tv WSJ at Large With Gerry Baker FOX Business May 5, 2019 11:30am-12:01pm EDT
universities today also stay on for fox news channel on the futures live on fox news and start your weekdays between six and 9:00 a.m. eastern right here on foxbusiness with mornings with maria. thank you for watching i will be here next time. . >> welcome to the "wall street journal" at large the economy is booming on friday the labor department has another huge gain of jobs created last month the employment rate fell at three.6 percent the lowest half a century the news is even better despite the record that the jobless rate is inflation is likely to rise but employers will attract more workers in fact, some
economists worry it is too weak ad to have a slightly higher rate with wage increases. so a tightly burn market must be a company by a sharp rise in prices so what is going on? earlier this week i talked with christine the guard in california. and i asked her with those strong economic numbers if there was a sustained and elevated growth over the last decade? . >> where that is coming from clearly there is a big jump in the number we are not seeing consumption with big investment either with point
number two it will be critically important the productivity numbers will be good and if that's the case we have been waiting for for productivity to be higher across the board. but given the investment with those cap next movements if we see that it is encouraging because it means our growth potential has improved to lead to more sustainable growth of higher levels. if it was on the lower and i would not be as optimistic. >> one variable is the same around the world is inflation. we have significantly suppressed inflation.
we shared relatively weak inflation. the euro zone low inflection rates in china a little higher but we are going into this prolonged period with low levels of unemployment despite sustained growth. what do you think is the best explanation. >> ifi had the answer. [laughter] thank you. [laughter] it is a bit of a mystery because given that we have very low unemployment look at germany where unemployment is at flat bottom inflation is
high but yet it is in between one.2 and one one.seven and inflation expectation is the same core inflation we may see higher inflation in the months to come on the price of oil. it is difficult to explain. those who try we say all those numbers are relatively high because of the baby boomers exiting the stock market. more younger people are joining therefore they are employed at lower salaries which could be one explanation. people coming to the market who are not at the market coming in with lower employment and lower wages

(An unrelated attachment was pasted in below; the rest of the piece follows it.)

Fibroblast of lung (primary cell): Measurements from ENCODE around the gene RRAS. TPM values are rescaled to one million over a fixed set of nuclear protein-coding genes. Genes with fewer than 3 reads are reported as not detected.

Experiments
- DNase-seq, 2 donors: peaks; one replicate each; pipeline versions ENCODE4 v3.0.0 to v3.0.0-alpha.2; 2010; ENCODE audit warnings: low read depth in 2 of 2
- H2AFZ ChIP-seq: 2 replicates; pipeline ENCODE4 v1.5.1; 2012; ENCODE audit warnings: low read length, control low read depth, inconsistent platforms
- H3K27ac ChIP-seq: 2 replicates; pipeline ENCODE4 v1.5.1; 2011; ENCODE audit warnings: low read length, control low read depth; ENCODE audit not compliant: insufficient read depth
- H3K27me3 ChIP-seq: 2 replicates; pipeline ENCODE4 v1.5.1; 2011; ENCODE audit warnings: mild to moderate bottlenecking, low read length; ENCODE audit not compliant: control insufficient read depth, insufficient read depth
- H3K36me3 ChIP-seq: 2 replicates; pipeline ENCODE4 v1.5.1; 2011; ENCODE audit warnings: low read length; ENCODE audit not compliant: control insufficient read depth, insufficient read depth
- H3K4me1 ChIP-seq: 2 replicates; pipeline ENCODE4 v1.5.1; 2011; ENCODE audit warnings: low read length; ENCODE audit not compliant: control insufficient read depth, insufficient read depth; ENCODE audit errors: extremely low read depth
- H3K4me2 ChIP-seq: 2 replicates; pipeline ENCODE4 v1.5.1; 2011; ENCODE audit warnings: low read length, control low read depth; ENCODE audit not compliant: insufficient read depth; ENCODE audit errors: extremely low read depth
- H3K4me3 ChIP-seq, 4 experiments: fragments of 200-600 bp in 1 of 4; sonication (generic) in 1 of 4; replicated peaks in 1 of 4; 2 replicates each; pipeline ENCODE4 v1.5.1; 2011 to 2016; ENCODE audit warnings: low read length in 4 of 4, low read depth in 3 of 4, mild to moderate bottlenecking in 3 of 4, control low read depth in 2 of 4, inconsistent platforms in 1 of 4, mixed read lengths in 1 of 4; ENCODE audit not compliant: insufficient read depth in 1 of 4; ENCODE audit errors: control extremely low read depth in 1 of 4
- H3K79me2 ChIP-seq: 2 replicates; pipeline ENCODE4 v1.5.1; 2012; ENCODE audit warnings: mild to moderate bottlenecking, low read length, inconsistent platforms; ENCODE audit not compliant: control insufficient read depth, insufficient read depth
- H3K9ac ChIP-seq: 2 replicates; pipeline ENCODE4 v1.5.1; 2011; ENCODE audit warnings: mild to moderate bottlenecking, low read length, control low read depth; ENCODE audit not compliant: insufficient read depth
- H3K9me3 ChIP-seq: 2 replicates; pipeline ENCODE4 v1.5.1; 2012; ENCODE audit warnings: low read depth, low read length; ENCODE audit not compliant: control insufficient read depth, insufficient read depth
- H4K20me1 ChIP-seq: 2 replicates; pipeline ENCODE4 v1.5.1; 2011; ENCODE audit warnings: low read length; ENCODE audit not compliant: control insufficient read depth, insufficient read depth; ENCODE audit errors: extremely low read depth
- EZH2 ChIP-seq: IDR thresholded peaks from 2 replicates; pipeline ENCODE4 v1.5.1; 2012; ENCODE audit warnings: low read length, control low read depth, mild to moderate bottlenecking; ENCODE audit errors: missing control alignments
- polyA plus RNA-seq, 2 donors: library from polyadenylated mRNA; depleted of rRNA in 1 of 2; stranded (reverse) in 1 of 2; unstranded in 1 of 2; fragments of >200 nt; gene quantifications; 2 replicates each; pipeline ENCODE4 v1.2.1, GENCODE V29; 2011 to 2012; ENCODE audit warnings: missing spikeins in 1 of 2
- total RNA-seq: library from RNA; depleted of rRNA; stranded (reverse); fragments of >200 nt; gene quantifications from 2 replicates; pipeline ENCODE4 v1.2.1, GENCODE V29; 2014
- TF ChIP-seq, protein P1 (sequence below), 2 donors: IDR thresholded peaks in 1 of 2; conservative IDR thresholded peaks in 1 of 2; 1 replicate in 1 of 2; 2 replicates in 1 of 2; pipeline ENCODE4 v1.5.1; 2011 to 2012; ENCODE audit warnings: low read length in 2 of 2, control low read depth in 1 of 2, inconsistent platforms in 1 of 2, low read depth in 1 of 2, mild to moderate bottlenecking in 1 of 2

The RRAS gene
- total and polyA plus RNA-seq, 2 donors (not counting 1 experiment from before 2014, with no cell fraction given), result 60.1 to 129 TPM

unfortunately. you have factors so you have to dig into the unemployment numbers to really understand whether or not that will work at some stage we do feel it should work to pick up gradually and slowly. maria: but given how weak inflation is do you think the central banks was anticipating a significant timing? but they were misjudged? it has underperformed the fed's expectations over the last seven years. "demonic" t one - - monetary policymakers have this wrong?
. >> i would not say they got it wrong. know. they have a mandate that is price stability. the approximate number set with the growth of the economy. >> there is a discussion given with weak inflation do you? . >> no. i will tell you what i find quite extraordinary. if you can get it up at two white is for make the expectations higher? i am very practical i just don't see the lad - - a logic may be more practical economist have seen. [laughter] i wasn't referring to you kim jung-un clearly not. [laughter]
but do you not think the world economy we should be looking for extra inflation? . >> no, no, no. we could do more inflation but that isn't setting the expectation as a necessary trigger. it will be a month of wages in supply and demand and the economy responding to that. >> a little french humor i asked madame about the criticisms we will be right criticisms we will be right back. run with us
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as the rules no longer seem to apply as a shift occurred? . >> it is certainly one that is beginning to factor in that aging phenomenon almost the entire global economy with the african sub-saharan countries but look at the rest of the world it is a very significant impact in all the factors that you have mentioned whether inflation or the relationship between interest rates i see that as strongly related to aging on the landscape productivity has remained low but what will take us out is productivity which is why i'm focused on the numbers we will be seeing i want us at the imf
to better measure and assess those technologies we will not be looking at that security any longer with services are much stronger and on and on. >> there is some soul-searching about capitalism with fundamental reform or even if it should be replaced with socialism mentioned for the first time in this country. jaime dimon one of the most successful capitalist in history wondering if that can survive so what do you think is wrong in the one minute what can be done to fix capitalism? [laughter] and you just lost ten seconds. [laughter] . >> sometimes it's good to have a sense of humor. i don't think globalization will go away.